A novel modelling approach to determine the effect of voluntary vitamin D fortification of breakfast cereals
Journal of Nutrition & Intermediary Metabolism, Volume 4, June 2016, Pages 16–17, doi:10.1016/j.jnim.2015.12.209
L. Berven , M. Dalzell, T. Hambridge, B. Daughtry, D. Mackerras
|< 16 ng||> 50 ng|
|Currently||13 %||1.4 %|
|Add 200 IU||1.5 %||6 %|
Suspect that the study did not consider to reduced response in seniors, obese, and those not having a breakfast cereal (milk allergy, etc)
See also VitaminDWiki
- Typically takes a century for govts to fortify food with nutrients (like vitamin D)
- Milk, at 100 IU per glass, no longer provides enough vitamin D – Aug 2013
- Milk fortification of 1000 IU got most children above 20ng of vitamin D – March 2013
- Vitamin D home fortification- don't wait 100 years for your govt
Background/Aims: This study uses a novel modelling approach based on serum 25-hydroxyvitamin D (25OHD) to estimate the effect of voluntary vitamin D fortification of breakfast cereals (BC) on vitamin D status of Australian and New Zealand (ANZ) populations.
Methods: Vitamin D intakes from BC containing 5 μg vitamin D/serve were calculated using ANZ nutrition surveys under several modelling scenarios. Increments in intakes were converted to increments in serum 25OHD using a reported dose-response relationship and then added to population distributions of serum 25OHD from national surveys. The proportion of the population with low and high serum 25OHD was calculated before and after fortification for different BC consumption levels.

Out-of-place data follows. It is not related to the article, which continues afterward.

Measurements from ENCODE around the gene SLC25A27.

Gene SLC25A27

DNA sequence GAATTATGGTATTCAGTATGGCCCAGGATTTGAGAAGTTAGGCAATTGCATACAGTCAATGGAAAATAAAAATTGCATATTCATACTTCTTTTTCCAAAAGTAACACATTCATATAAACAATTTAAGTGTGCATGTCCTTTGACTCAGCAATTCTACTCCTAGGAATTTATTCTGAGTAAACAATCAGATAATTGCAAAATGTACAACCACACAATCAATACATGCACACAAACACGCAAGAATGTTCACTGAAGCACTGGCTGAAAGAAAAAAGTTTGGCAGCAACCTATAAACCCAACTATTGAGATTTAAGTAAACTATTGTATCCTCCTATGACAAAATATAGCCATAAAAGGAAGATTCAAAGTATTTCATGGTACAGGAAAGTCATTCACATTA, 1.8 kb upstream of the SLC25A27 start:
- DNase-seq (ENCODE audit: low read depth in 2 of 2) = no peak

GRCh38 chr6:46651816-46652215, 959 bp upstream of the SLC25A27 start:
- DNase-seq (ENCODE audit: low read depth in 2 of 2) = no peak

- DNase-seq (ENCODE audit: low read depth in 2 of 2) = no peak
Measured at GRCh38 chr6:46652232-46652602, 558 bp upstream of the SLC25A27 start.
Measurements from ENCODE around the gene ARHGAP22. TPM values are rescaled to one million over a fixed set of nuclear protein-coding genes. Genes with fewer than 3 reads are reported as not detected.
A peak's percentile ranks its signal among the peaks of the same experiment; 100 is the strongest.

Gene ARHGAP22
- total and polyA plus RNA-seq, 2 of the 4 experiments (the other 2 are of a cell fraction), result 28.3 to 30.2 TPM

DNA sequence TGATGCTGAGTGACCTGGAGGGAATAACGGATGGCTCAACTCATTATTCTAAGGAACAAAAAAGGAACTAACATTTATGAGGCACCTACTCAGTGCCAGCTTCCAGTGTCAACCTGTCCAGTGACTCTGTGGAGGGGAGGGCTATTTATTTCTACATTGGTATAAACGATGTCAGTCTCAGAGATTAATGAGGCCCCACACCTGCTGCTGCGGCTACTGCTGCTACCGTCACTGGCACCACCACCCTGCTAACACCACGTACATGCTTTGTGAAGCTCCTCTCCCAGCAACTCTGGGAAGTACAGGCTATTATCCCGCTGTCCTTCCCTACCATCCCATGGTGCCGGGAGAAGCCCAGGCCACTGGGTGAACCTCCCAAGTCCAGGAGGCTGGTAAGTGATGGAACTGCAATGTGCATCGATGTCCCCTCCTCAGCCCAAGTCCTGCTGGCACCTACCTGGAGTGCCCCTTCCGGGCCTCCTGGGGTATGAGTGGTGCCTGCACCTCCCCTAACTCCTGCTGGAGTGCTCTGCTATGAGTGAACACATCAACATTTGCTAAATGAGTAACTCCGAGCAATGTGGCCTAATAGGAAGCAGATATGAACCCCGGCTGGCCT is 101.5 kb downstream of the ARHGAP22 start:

Results: Consumption of vitamin D-fortified BC under all scenarios predicted annual mean serum 25OHD concentrations which were within the physiological range. Currently, about 13% of Australians and 21% of New Zealanders have low vitamin D status using 40 nM as a serum 25OHD cut-point. Consumption of vitamin D-fortified BC would decrease this prevalence to about 1.5%. Currently, about 1.4% of the population have high serum 25OHD using a conservative 25OHD cut-point (125 nM), and this prevalence increased to 5.5-7.5% for the high BC consumers, or “worst-case” scenario.
Conclusions: This study showed that BC fortification at the modelled vitamin D amounts would potentially increase the vitamin D status of individuals whose status is inadequate. Since usual BC consumption would be much less than the modelled worst-case scenario, consumers are unlikely to be at risk of exceeding safe vitamin D intakes.